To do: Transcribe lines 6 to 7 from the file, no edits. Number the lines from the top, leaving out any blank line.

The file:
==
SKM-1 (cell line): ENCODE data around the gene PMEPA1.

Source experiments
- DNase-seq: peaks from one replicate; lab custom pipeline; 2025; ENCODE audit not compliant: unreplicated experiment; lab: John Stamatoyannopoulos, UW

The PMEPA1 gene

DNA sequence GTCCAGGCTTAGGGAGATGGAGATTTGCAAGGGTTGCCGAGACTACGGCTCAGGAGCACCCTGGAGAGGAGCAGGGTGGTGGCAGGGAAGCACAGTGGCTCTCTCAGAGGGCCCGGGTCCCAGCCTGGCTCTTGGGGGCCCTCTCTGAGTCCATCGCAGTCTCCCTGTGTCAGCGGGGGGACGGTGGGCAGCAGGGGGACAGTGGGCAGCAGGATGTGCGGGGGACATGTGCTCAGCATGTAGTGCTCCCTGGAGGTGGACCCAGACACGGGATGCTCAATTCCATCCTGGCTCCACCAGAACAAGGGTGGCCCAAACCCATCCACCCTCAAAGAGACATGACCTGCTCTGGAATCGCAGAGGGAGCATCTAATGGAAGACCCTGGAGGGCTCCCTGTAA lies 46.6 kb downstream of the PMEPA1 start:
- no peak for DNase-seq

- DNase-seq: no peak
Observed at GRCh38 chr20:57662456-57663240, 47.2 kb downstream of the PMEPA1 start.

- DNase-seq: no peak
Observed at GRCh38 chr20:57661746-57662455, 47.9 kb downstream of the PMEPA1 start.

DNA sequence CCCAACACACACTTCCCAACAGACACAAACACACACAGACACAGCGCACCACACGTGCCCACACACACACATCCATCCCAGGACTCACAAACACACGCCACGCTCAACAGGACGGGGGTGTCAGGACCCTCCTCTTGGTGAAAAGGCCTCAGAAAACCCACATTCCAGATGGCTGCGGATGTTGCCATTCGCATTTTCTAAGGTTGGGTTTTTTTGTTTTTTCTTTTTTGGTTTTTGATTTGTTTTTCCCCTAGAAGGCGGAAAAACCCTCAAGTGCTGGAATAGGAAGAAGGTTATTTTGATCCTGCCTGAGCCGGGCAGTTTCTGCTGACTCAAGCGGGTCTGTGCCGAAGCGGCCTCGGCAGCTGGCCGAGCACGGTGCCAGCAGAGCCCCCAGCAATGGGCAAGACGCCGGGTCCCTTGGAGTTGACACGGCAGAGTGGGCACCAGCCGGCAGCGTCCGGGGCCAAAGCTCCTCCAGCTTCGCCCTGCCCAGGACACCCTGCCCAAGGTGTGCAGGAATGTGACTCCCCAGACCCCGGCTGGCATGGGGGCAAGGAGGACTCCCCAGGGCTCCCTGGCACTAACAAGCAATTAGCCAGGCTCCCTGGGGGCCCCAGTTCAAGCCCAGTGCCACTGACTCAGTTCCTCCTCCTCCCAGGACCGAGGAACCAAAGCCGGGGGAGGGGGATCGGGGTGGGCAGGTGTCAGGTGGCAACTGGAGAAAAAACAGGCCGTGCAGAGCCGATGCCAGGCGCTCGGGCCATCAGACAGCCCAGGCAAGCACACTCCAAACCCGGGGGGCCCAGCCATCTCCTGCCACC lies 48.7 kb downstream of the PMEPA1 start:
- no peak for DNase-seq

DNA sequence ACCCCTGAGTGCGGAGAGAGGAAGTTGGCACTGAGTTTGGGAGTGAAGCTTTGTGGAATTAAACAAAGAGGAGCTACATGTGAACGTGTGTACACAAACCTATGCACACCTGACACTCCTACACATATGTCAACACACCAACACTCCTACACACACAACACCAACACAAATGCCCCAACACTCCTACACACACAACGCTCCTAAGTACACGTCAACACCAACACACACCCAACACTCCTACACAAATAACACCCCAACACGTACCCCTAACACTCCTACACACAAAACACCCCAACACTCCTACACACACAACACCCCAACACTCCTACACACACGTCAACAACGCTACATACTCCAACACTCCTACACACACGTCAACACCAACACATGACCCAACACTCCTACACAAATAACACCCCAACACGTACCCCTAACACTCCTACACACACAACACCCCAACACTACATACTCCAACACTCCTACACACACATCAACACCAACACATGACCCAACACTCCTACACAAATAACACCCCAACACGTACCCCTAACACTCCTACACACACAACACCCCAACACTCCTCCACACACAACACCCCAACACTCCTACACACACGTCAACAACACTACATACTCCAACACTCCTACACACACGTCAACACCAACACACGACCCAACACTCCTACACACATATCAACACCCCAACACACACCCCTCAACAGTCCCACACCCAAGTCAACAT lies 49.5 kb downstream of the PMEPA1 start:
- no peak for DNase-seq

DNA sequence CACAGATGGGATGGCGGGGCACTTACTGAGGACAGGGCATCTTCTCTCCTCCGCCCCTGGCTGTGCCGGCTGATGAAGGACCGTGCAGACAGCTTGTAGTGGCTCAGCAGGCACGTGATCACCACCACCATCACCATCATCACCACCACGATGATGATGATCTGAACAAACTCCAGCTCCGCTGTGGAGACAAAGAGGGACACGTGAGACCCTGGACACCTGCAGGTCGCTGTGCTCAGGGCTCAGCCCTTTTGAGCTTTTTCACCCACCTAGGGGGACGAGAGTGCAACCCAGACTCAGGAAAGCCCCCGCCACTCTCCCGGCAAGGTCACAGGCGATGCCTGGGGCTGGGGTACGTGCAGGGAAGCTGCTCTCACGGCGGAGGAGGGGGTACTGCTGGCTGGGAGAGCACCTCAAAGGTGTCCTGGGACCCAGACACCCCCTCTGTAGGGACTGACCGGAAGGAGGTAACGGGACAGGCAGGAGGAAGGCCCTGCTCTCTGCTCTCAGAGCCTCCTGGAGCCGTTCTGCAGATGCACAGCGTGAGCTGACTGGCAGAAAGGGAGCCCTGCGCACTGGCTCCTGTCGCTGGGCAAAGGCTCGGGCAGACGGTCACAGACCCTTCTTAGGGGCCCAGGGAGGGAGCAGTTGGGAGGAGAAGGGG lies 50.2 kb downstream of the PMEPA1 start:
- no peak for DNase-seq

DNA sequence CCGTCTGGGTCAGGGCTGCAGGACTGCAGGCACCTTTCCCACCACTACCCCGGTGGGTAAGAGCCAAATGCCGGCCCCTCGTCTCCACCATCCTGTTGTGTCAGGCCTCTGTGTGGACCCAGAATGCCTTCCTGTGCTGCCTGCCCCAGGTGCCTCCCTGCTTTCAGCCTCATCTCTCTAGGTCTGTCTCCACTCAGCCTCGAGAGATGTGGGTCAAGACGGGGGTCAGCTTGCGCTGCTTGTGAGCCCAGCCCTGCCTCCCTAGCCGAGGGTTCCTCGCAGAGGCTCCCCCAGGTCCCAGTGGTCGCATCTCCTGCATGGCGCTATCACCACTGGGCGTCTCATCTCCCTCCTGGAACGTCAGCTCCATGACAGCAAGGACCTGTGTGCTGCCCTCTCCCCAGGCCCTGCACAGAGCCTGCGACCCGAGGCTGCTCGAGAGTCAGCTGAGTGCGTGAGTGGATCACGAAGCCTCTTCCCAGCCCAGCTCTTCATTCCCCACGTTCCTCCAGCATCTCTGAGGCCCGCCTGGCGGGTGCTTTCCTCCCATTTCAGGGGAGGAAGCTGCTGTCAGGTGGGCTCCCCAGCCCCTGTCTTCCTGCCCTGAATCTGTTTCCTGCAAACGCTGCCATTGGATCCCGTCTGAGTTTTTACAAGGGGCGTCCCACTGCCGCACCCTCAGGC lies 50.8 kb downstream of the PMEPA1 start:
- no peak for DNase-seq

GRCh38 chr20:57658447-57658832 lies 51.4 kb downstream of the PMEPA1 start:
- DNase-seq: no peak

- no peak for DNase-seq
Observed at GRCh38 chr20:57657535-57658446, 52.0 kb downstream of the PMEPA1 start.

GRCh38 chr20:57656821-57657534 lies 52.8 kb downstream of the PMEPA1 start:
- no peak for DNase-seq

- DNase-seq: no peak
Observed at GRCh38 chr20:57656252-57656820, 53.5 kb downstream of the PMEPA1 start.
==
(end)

- no peak for DNase-seq

- DNase-seq: no peak